Some Area Libraries Struggle to Balance Books


In Orange County, the Fountain Valley Public Library is so flush with funding that its new branch, now under construction, will feature reading lounges with fireplaces, original artwork, sculptures in the patios and a 30-foot dragon in the children's wing.

The designer library, with its striking fan-shaped building, black-and-white tile floors and color scheme of turquoise, pink and sea green, will have the architectural elan of a modern art museum.

But while the Orange County Public Library system is thriving, Shasta County's libraries are struggling for survival. The funding shortage afflicting the Northern California county is so critical that all 10 libraries closed in 1988 for seven months. Only the main facility and two branches have since reopened, but with reduced hours.

California's libraries are increasingly being divided "between the haves and the have-nots," said California State Librarian Gary E. Strong.

The surge in real estate values and explosive growth during much of the 1980s has increased property-tax revenues and created more funding for libraries in fast-growing counties such as Orange County and Los Angeles County.

But in California's poorer communities or counties where there has been little growth, libraries never have recovered from the effects of Proposition 13, the 1978 tax-cutting initiative.

"There's not much middle ground anymore . . . there's this disparity, and it's only going to become more pronounced," Strong said. "Those affluent communities with a lot of growth and the commitment to libraries are doing well. But those other areas are going to barely be able to keep their libraries open."

The late 1970s were the dark days for Southern California libraries, which faced a struggle for survival after the passage of Proposition 13. Branches were closed. Hours were cut. Librarians were fired. Budgets were slashed.

Today, many Southern California libraries still are struggling. But there are signs of resurgence, and some communities are in better shape now than at any time since Proposition 13.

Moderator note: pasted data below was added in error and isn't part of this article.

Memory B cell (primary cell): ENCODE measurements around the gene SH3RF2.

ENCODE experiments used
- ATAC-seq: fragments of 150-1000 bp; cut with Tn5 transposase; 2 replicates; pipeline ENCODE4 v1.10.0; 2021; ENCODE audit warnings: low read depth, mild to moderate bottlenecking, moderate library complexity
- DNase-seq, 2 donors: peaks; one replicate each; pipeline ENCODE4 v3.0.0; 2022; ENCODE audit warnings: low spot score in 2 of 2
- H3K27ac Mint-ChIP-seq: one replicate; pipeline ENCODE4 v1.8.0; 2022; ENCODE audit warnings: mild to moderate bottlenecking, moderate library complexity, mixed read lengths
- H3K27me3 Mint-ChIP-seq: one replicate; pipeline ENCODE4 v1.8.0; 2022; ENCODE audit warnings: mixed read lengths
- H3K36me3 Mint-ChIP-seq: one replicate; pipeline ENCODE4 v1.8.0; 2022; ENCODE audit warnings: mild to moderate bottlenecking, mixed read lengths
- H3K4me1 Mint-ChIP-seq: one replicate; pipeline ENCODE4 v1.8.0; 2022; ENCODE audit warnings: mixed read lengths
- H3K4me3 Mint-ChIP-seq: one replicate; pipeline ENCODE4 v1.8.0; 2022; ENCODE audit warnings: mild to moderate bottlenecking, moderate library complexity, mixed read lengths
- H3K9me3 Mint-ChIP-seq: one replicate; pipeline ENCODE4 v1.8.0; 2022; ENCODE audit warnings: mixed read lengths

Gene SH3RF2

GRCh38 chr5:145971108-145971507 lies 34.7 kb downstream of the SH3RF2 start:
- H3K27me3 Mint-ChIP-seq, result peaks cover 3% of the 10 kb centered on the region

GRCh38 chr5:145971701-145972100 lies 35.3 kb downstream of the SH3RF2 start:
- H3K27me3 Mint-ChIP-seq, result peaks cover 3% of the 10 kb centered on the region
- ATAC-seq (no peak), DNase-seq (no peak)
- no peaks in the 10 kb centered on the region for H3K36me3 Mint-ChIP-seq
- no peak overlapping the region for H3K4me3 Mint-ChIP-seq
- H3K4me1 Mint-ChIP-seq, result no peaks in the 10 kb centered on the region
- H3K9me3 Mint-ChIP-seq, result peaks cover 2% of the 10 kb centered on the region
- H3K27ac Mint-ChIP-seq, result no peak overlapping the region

The Orange County Public Library represents a shining exception to the dreary future faced by many other library systems across the country. The 27-branch library system is brimming with tax money.

The library recovered from initial cutbacks caused by Proposition 13 because the measure had less of an impact on the taxes for new home purchases, which soared during the 1980s in Orange County. A full 75% of the system's current $23-million budget for 1989-90 comes from the county's tax base, swollen from rising land and housing prices.

Moreover, the county requires community developers to pay a portion of new library costs.

The surge in funding has even enabled Orange County to provide some of the best library service in the state. And more affluent communities such as Fountain Valley can add city funds to their county funding and create impressive branch libraries.

Los Angeles County also has experienced a great deal of growth and rising property values and, as a result, the library system has made a strong recovery from the tax cuts of the late 1970s.

"Right now, we fortunately are in good shape," said County Librarian Sandra Reuben. "There's been a natural increase in funding because of the health of the real estate market in Los Angeles. This is where we differ from other parts of the state."

In Ventura County, growth has helped, but libraries "still don't have the buying power that they had had prior to 1978," said Dixie Adeniran, the director of library services for Ventura County. The most immediate problem in Ventura County is lack of space. At the Oxnard Public Library, about 4,000 unshelved books are piled on the floor in stacks several feet high, and another 12,000 books are in storage because there simply is no room on the shelves.

Because of slow-growth measures in Santa Barbara, the county library system has not greatly benefited from property-tax revenues, said Carol Keator, director of the Santa Barbara Public Library system. The downtown library, considered one of the finest small libraries in the state, receives adequate funding because city officials have made a commitment to the facility. But branches outside the city receive only limited county funding, which has not kept pace with inflation.

"There's been a significant erosion in the county's libraries," Keator said. "We've lost staff positions and service hours. And we've been unable to buy many of the books we need, or replace a lot of older materials."